I'm running a series of posts here on my blog: On a Photo Safari with the Canon 5D Mark III.
Today is Day 4: Memories from a Maasai Village. Tomorrow is the final day in this series.
Below: That's Jonathan and Angie (on the left) photographing with me (on the right). Jonathan and Angie are Canon Ambassadors, like Canon Explorers of the Light here in the America.
In this post we'll share a few of our favorite photographs, along with some photo tips.
Lens for opening image: Canon 8-15mm fisheye lens. Tip: Use your camera like a spaceship. In other words, photograph from all angles, directions and levels.
Lens for above image: Canon 17-40mm lens. Tips: When you think you are close, get closer. The closer you are to a subject, the more intimate the photograph becomes. When you are shooting close, check your aperture and make sure you get the desired depth-of-field.
Shortly after our arrival, we were met my a group of singers who welcomed us to the village. The singing was memorizing. Talk about feeling welcome!
Lens for above image: Canon 17-40mm lens. Tip: Watch the background. I got down low to help isolated the jumpers from the background.
Visitors to Maasai villages often get to see and photograph the traditional adume, or jumping dance. If you go on a photo safari, don't miss the opportunity to visit a village and photograph a jumping dance. Lots of fun and excitement.
Lens for above image: Canon 17-40mm lens. Tip: Join in the fun, and make it fun for everyone. Hey, I think photography and traveling keeps one young. Never thought I'd be doing this at 64!
Lens for this portrait of a Maasai woman: Canon 24-105mm IS.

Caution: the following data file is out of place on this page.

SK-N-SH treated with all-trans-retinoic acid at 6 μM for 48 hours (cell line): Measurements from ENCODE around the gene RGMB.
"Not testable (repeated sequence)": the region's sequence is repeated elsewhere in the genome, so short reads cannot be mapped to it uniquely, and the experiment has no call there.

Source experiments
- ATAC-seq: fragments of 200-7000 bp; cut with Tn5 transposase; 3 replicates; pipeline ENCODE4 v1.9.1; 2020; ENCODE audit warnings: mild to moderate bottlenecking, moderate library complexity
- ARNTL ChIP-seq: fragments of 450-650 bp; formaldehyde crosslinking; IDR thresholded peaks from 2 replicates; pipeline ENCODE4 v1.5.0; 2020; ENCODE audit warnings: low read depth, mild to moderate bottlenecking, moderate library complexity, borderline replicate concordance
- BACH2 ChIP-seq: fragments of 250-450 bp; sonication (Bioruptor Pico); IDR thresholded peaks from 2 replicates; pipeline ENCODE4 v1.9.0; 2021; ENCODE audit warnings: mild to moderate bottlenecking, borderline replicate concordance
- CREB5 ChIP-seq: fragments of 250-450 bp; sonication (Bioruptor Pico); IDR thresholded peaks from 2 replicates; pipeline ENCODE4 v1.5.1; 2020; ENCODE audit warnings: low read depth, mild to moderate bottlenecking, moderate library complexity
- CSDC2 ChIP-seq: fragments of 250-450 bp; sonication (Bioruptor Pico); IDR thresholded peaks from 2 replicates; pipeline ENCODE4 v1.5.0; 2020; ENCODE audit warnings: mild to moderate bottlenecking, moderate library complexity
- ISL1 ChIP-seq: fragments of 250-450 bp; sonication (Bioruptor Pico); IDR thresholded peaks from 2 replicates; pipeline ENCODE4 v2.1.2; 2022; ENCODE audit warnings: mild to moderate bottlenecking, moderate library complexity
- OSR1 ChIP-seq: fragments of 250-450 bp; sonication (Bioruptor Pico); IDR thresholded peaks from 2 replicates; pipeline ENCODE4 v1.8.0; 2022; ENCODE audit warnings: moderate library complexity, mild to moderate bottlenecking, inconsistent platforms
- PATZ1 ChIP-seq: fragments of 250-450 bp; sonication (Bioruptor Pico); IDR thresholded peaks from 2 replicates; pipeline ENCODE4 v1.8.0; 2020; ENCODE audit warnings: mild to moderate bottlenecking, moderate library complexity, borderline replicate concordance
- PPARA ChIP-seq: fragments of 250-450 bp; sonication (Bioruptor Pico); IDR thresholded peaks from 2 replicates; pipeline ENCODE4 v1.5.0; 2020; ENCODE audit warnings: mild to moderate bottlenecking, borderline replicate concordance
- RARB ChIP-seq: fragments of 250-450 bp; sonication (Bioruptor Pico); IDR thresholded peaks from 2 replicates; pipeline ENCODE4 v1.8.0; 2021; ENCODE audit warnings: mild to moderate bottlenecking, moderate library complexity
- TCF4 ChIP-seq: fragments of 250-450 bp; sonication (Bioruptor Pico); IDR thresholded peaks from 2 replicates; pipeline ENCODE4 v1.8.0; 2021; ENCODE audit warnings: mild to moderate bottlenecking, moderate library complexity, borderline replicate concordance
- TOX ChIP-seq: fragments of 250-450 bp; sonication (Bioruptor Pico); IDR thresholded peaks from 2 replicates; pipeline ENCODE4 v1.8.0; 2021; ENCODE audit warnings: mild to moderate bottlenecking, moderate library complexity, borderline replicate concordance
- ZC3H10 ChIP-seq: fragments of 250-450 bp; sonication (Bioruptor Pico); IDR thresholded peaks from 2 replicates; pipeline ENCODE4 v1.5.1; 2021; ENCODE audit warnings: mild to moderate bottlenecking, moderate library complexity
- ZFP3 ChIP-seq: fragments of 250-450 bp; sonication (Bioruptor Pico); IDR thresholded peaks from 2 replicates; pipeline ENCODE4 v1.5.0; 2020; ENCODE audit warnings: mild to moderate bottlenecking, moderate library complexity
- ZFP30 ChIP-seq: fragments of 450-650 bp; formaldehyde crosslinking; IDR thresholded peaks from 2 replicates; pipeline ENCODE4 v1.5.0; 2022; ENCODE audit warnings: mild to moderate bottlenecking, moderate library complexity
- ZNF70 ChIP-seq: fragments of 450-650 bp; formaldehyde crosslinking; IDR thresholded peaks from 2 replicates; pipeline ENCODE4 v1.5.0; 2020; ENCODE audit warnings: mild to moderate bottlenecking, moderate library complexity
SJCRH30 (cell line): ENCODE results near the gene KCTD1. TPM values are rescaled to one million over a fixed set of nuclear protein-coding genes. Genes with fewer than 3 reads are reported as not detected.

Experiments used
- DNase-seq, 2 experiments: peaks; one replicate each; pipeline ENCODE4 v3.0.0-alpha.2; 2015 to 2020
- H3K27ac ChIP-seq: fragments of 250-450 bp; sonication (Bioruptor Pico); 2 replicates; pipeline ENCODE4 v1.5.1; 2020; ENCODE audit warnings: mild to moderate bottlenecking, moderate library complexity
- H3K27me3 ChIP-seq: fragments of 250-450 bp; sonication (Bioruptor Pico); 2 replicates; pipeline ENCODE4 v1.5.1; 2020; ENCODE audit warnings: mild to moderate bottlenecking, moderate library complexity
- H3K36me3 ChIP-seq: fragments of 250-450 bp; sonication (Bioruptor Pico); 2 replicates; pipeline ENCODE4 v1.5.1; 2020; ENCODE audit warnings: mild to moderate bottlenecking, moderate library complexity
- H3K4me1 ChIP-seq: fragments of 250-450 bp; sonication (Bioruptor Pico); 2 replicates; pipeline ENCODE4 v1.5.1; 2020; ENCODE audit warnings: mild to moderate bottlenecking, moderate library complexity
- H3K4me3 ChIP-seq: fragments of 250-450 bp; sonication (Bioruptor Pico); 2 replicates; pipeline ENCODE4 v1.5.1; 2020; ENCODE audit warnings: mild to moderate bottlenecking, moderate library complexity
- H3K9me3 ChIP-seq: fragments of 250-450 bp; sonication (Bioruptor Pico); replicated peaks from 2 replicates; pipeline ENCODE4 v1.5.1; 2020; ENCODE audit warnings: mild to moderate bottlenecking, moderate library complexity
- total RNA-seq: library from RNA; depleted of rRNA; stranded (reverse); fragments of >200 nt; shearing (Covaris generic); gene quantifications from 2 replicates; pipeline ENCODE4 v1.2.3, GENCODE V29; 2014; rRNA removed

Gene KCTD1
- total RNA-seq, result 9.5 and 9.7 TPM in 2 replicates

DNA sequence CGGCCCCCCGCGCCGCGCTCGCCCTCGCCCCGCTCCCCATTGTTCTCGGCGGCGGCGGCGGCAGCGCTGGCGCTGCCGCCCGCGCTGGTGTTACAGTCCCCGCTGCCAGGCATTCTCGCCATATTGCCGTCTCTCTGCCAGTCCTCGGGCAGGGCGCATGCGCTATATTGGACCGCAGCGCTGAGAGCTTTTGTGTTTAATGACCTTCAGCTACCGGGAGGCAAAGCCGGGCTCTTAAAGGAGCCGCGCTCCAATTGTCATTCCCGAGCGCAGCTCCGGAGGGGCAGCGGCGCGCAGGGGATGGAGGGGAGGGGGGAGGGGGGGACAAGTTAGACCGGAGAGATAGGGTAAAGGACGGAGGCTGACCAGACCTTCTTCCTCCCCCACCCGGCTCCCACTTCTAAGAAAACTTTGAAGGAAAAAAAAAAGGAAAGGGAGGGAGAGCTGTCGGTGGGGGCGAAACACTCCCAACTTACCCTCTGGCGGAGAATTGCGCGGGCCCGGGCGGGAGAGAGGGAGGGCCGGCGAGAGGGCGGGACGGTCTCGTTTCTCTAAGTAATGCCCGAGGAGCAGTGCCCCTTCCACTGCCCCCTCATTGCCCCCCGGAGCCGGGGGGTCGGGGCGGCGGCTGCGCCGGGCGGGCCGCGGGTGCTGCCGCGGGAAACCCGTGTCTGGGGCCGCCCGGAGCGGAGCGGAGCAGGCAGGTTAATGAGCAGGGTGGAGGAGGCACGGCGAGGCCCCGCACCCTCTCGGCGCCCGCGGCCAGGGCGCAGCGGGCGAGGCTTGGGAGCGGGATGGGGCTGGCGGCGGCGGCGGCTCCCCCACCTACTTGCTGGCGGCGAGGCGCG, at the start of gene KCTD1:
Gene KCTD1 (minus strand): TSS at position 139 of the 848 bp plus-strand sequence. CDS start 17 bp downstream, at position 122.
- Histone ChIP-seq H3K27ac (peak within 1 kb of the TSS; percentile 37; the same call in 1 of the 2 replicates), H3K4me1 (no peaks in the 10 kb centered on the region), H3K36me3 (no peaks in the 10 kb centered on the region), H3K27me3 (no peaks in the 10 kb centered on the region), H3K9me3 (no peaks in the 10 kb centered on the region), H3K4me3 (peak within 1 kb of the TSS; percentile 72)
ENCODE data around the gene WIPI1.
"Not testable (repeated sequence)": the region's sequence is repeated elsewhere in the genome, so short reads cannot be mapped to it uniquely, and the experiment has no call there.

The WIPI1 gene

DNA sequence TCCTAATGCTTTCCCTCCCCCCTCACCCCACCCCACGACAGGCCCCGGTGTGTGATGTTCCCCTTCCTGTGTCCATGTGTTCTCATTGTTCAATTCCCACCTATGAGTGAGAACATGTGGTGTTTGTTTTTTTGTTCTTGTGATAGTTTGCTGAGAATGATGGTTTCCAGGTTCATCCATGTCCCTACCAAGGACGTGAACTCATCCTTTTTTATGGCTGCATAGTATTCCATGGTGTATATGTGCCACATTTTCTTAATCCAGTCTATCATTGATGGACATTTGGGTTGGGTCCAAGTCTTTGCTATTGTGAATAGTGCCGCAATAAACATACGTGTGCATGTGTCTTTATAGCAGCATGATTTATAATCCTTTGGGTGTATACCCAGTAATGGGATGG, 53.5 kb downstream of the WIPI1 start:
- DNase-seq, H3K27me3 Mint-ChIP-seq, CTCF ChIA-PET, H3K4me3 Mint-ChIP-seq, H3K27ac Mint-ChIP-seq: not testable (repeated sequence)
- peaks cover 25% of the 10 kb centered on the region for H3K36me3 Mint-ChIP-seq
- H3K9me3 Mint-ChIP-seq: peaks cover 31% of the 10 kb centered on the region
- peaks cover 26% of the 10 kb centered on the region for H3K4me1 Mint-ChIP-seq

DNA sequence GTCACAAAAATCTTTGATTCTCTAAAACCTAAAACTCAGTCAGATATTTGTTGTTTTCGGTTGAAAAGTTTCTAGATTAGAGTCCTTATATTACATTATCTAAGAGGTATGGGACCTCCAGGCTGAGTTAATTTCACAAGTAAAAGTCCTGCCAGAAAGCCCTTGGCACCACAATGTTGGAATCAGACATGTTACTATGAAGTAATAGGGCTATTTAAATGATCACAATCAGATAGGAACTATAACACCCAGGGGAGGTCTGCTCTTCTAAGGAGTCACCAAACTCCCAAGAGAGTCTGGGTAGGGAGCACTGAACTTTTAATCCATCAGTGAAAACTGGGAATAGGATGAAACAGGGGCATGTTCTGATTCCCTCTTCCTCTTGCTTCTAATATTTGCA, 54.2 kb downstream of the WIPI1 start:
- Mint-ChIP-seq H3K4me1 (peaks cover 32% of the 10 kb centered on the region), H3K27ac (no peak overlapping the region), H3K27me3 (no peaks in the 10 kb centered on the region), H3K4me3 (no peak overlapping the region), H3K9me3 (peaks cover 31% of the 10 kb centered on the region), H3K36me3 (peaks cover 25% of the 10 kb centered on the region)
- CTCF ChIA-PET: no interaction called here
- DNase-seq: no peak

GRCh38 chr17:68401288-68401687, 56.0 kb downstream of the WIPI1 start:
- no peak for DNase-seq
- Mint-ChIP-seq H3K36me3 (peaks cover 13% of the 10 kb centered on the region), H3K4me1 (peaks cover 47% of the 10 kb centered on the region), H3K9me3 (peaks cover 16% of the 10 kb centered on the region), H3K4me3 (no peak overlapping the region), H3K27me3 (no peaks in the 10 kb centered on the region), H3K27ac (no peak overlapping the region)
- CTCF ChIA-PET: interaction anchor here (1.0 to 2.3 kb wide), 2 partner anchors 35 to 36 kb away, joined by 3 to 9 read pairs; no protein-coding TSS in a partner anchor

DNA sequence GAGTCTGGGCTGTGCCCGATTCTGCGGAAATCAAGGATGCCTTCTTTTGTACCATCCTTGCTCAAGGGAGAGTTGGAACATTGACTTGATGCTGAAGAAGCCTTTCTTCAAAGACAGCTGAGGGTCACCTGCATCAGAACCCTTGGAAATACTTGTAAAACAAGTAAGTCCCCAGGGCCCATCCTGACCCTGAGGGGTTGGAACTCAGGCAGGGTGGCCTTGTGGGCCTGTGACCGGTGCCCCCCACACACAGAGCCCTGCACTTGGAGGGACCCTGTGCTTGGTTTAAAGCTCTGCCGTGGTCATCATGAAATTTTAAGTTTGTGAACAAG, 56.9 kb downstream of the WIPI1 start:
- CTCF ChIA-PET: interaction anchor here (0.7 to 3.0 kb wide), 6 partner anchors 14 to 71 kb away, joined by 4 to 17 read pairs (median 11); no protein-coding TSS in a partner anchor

• First and foremost, respect the subject. If you respect the subject, the subject will respect you.
• Shoot at the subject's level, so the person looking at your portrait can relate to the subject.
• Make pictures. In this case I used the doorway to the woman's hut as my black studio background.
• Focus on the eyes. If the eyes are not well lit and in focus, you've missed the shot - unless you are looking for a specific mood for feeling.
• Visualize the end-result. Know how your camera settings and the light will affect your photograph.
• Strive for a personality portrait. Try to capture the personality of the subject, which was very joyful in this case.
• Keep in mind that for a successful portrait, the subject does not always need to be looking at you/the camera.
If you like on-location portraiture, don't miss my previous post (with the above pair of images) in this series.
Once again, I'd like to thank Jonathan and Angie for inviting us to go on a photo safari with them. Truly an awesome experience. Check out some of the movies Jonathan and I made on my YouTube channel.
Scroll down, or return to my blog, for previous posts in this series.
I will be returning to Kenya for some projects in the future. Stay tuned.
Going on a photo safari? Want to learn about composition and exposure? I have several on-line classes just for you.
In closing, above is another photograph by Susan. She follows the tips (photo and processing) that I share on my workshops. :-)
Explore the light,
Canon Explorer of Light
P.S. A special "thank you" goes to Governors' Camp for making our stay on the Mara, well, perfect.